The right to charge any rate not discriminatory within the limits of a reasonable rate is a right guaranteed by the due process clause of the Fourteenth Amendment. Cooley, Const. Lim., 7th ed., p. 124; Munn v. Illinois, 94 U.S. 113; Skinner Eddy Corp. v. United States, 249 U.S. 557, 564, 565; Interstate Commerce Comm'n v. Chicago G.W. Ry. Co., supra; Budd v. New York, 143 U.S. 517; Dow v. Beidelman, 125 U.S. 680; Cotting v. Goddard, 183 U.S. 79; Lough v. Outerbridge, 143 N.Y. 271; Fitchburg R. Co. v. Gage, 12 Gray 393; Johnson v. Pensacola R. Co., 16 Fla. 623.
Congress can authorize the Interstate Commerce Commission to fix minimum rates, because the commerce clause is a grant of power in the Constitution itself. Brushaber v. Union Pacific R. Co., 240 U.S. 1, 24; Prout v. Starr, 188 U.S. 537, 543; Billings v. United States, 232 U.S. 261, 282; Gibbons v. Ogden, 9 Wheat. 1, 196; Addyston Pipe Steel Co. v. United States, 175 U.S. 211, 229; Martin v. Hunter's Lessee, 1 Wheat. 304, 324. But what the States may do without violating due process involves a consideration of the common law. Wolff Packing Co. v. Industrial Court, 262 U.S. 522.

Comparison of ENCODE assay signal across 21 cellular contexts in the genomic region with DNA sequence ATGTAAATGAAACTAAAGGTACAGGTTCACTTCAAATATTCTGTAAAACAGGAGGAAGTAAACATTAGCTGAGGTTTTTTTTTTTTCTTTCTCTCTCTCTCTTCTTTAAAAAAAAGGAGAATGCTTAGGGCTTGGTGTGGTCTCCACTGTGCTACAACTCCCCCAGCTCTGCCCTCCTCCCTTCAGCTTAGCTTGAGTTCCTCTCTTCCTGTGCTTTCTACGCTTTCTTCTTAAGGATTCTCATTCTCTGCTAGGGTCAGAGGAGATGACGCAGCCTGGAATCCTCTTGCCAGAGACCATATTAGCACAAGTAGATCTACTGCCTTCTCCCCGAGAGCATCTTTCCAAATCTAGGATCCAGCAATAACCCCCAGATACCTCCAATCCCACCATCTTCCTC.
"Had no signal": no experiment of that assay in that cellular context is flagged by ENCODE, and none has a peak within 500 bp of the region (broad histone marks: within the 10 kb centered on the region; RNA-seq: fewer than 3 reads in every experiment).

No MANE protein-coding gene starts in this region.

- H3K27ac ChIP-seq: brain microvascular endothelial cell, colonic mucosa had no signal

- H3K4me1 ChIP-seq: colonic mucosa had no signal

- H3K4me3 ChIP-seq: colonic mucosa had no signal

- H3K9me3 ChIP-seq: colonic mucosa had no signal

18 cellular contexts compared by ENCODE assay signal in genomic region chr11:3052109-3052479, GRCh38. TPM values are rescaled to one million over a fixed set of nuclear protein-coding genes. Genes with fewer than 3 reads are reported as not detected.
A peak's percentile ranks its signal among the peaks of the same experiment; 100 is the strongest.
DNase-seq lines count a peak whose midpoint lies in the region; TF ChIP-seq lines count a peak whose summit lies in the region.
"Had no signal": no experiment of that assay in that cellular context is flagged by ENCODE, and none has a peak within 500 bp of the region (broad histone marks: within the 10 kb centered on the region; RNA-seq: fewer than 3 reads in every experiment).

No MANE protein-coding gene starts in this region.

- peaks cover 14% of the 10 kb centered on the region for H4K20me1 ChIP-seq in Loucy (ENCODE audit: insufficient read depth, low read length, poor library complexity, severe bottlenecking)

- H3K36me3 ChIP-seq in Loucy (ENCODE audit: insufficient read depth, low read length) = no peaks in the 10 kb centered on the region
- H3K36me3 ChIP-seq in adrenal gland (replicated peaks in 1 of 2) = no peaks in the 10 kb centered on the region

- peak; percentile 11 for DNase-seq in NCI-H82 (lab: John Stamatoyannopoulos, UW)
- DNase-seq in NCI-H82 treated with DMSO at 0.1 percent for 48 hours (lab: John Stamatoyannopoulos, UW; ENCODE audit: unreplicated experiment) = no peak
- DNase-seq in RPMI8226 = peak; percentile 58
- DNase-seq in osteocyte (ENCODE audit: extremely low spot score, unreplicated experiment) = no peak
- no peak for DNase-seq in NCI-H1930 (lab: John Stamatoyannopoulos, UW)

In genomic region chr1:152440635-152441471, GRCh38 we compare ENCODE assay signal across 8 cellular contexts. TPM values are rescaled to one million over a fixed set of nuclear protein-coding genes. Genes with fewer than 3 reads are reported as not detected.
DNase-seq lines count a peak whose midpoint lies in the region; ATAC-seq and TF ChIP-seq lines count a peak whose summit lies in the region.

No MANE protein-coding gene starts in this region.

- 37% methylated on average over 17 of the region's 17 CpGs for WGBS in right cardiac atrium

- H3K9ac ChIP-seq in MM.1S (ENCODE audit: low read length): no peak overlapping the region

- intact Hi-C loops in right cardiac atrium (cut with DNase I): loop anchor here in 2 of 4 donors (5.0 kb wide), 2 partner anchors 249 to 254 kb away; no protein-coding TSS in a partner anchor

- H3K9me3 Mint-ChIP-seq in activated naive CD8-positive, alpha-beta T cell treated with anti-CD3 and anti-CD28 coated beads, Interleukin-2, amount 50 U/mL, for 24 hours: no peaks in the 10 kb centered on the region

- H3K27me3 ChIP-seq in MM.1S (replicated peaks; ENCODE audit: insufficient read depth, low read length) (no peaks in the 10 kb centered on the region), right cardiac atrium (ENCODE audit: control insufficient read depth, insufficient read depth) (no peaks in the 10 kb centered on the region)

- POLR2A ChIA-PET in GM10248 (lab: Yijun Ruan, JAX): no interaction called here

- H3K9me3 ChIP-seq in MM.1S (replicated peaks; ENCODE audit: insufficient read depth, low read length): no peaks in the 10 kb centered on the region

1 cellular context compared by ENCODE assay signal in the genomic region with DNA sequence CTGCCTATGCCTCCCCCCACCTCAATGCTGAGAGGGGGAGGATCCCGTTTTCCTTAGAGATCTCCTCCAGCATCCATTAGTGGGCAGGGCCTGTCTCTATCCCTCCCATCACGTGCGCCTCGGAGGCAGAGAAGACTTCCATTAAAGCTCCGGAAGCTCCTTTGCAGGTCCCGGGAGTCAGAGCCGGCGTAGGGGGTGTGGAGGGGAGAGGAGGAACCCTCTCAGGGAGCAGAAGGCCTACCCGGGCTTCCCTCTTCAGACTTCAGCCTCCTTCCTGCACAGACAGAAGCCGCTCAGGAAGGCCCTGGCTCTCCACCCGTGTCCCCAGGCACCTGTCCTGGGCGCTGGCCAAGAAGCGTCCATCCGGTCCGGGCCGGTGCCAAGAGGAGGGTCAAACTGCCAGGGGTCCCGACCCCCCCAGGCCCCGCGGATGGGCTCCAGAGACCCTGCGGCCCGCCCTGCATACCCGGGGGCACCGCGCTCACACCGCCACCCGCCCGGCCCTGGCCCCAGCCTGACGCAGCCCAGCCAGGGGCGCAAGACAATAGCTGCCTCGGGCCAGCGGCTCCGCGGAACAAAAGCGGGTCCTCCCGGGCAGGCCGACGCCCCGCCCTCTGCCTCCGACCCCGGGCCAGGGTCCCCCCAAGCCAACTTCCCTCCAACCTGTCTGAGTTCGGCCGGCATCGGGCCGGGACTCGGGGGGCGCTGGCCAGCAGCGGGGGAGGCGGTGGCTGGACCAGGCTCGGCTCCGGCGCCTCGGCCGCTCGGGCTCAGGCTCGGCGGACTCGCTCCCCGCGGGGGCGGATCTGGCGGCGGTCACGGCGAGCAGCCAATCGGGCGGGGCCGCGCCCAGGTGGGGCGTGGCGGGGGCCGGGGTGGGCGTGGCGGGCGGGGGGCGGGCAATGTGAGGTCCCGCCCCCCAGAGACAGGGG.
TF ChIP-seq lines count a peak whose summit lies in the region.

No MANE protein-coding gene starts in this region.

The order deprives the plaintiff of the liberty of contract and takes its property without due process of law in violation of the Fourteenth Amendment. Lochner v. New York, 198 U.S. 45; Tyson Bro. v. Banton, 273 U.S. 418, 429.